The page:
When a new case of bovine spongiform encephalopathy (BSE) was reported by the media last week, the headlines weren’t too bad.

“They may even be accused of being fair and accurate,” quipped Janie Gabbett, executive editor of Meatingplace, who addressed the Animal Agriculture Alliance Stakeholders Summit on Wednesday. Meatingplace is a publication for the meat-processing industry.

Gabbett contrasted BSE coverage with the more sensational reports accompanying the pink slime controversy a month earlier.

She offered these explanations:

  • Journalists who have been around since 2003, when the first case of BSE occurred in the U.S., were already educated on BSE.
  • The U.S. Department of Agriculture came out with an explanation faster on BSE than pink slime. In fact, Gabbett said, it took USDA 10 days to comment on pink slime or lean finely textured beef (LFTB).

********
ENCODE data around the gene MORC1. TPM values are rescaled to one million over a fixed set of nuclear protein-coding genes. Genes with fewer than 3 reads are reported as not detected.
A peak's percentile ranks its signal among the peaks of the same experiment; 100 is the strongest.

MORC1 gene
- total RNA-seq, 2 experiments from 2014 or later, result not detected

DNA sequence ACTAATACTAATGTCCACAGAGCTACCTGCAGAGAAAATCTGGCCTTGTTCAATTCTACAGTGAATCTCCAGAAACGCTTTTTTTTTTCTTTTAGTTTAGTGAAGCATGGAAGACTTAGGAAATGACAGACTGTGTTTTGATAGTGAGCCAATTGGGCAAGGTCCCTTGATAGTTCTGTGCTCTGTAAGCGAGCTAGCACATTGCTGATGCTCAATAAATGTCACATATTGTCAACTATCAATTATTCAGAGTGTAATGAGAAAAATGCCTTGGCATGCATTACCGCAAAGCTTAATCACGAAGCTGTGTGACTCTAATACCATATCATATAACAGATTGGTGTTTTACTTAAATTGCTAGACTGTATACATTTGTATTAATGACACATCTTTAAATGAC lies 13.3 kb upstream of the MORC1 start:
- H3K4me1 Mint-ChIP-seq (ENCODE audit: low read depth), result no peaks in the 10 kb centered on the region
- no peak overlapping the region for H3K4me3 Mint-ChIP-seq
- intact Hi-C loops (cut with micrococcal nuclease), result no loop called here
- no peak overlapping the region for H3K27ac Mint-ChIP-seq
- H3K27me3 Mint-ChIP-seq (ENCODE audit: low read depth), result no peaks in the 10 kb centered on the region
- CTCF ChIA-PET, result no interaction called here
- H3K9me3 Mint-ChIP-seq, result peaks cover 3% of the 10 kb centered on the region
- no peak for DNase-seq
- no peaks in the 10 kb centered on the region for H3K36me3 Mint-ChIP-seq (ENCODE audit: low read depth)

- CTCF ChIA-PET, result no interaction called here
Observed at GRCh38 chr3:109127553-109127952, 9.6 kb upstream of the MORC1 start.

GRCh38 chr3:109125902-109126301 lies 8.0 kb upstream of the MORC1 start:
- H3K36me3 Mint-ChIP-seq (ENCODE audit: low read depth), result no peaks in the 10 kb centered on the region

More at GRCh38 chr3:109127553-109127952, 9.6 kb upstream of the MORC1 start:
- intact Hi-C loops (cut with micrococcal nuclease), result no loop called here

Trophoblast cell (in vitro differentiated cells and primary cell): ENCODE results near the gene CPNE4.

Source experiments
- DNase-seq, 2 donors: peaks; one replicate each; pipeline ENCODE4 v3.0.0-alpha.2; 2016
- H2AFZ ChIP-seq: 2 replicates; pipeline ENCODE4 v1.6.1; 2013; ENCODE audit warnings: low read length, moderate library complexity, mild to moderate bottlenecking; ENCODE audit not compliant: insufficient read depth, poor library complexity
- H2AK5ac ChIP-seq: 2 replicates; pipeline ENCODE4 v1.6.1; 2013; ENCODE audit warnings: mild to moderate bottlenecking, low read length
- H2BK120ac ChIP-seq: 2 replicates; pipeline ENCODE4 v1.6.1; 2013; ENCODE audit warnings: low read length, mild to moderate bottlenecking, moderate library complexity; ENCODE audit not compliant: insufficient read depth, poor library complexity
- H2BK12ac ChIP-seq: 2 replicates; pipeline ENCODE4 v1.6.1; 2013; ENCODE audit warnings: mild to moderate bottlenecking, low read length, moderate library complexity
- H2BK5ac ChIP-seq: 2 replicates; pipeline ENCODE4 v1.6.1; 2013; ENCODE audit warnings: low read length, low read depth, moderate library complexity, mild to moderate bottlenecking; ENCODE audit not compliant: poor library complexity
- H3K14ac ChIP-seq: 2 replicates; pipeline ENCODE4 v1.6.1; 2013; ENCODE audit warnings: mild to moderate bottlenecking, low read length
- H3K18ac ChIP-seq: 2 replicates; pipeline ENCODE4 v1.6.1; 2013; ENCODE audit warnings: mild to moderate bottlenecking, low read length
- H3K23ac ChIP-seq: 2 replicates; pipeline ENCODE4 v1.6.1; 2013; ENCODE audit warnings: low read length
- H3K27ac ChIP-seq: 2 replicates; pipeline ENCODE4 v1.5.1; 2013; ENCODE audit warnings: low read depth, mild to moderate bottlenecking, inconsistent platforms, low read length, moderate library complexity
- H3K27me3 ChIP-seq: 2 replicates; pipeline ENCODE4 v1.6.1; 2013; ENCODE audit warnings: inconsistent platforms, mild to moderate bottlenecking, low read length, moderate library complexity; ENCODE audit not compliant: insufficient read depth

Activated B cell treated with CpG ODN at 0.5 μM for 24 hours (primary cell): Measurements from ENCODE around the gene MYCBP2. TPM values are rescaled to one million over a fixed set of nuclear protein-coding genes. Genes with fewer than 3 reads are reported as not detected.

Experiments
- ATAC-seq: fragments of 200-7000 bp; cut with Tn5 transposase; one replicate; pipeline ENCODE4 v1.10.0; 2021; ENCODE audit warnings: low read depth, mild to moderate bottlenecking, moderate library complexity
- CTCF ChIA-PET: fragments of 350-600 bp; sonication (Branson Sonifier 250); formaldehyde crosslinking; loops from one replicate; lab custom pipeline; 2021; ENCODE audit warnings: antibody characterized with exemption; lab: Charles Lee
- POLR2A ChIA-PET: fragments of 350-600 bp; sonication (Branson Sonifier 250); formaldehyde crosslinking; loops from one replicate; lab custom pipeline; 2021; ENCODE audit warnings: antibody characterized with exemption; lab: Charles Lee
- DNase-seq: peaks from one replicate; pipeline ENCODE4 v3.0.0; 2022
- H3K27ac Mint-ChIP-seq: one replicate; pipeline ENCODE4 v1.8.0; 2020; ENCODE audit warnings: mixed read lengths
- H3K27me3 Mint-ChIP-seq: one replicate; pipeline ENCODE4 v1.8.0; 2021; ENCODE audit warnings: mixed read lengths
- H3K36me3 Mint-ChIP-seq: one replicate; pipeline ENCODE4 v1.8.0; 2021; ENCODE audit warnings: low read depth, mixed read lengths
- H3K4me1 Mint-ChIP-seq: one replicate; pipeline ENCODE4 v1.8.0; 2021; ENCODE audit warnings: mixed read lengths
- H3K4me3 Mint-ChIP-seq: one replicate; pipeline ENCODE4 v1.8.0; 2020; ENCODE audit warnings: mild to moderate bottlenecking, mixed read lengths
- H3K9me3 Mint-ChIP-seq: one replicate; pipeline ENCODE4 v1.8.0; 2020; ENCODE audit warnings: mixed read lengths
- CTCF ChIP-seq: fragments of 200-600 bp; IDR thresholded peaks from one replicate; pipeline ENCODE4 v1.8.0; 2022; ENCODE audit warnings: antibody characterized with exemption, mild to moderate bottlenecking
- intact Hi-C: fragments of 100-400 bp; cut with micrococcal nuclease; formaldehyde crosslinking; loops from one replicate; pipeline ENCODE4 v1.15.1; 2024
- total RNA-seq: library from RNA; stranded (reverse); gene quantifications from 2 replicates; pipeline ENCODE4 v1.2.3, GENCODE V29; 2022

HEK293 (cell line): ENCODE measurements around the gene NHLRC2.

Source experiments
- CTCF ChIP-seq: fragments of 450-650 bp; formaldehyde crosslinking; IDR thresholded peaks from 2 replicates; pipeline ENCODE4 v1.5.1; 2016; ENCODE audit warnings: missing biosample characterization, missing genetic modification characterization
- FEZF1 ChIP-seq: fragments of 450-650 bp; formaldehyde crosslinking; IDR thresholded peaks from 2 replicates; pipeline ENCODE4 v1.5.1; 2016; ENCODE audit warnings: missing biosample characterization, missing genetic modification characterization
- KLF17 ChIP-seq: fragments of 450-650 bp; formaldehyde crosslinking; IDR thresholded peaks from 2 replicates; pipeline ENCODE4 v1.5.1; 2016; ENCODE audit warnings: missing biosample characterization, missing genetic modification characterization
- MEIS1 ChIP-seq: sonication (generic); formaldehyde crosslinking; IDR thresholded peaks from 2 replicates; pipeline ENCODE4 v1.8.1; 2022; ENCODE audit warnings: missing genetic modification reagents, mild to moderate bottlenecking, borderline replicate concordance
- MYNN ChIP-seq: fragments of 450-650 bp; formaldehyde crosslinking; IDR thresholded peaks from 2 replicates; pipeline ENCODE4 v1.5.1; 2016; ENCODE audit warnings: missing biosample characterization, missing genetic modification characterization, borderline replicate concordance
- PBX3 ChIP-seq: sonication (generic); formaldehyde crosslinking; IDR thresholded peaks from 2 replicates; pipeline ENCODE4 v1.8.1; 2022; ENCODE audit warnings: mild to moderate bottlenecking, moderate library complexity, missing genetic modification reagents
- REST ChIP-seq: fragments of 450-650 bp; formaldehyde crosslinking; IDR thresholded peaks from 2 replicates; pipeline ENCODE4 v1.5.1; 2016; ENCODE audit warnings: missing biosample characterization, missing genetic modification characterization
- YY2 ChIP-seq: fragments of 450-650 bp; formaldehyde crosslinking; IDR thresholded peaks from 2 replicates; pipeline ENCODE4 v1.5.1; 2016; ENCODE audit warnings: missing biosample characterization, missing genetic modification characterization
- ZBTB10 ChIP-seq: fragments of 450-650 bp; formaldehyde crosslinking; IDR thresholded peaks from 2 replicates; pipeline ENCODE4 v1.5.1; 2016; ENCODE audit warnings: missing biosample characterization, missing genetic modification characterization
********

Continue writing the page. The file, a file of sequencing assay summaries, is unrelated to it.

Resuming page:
• BSE was seen as something that happened to an industry, whereas LFTB was seen as something that occurred because of the industry.
  • With BSE, there was no appearance of “hiding something” from the public, she said.

“USDA did a lot of things right that first day,” she added. Among other things, USDA released a video of its chief veterinarian, John Clifford, explaining the BSE situation and the fact there was no threat to the food supply.

One negative, however, was that nine out of 10 headlines referred to it as "mad cow" rather than BSE, she said.

Applying the lessons learned from these two incidents, Gabbett offered this advice for handling future stories of concern to consumers:

  • Know your science.
  • Be able to tell your story.
  • Offer a same-day response.
  • Know who to tell it to.
  • Know how to tell it online.
  • Offer images.
  • Offer experts.
  • Be transparent.

“Tell your story early, tell your story often, and tell it before someone else does,” Gabbett said.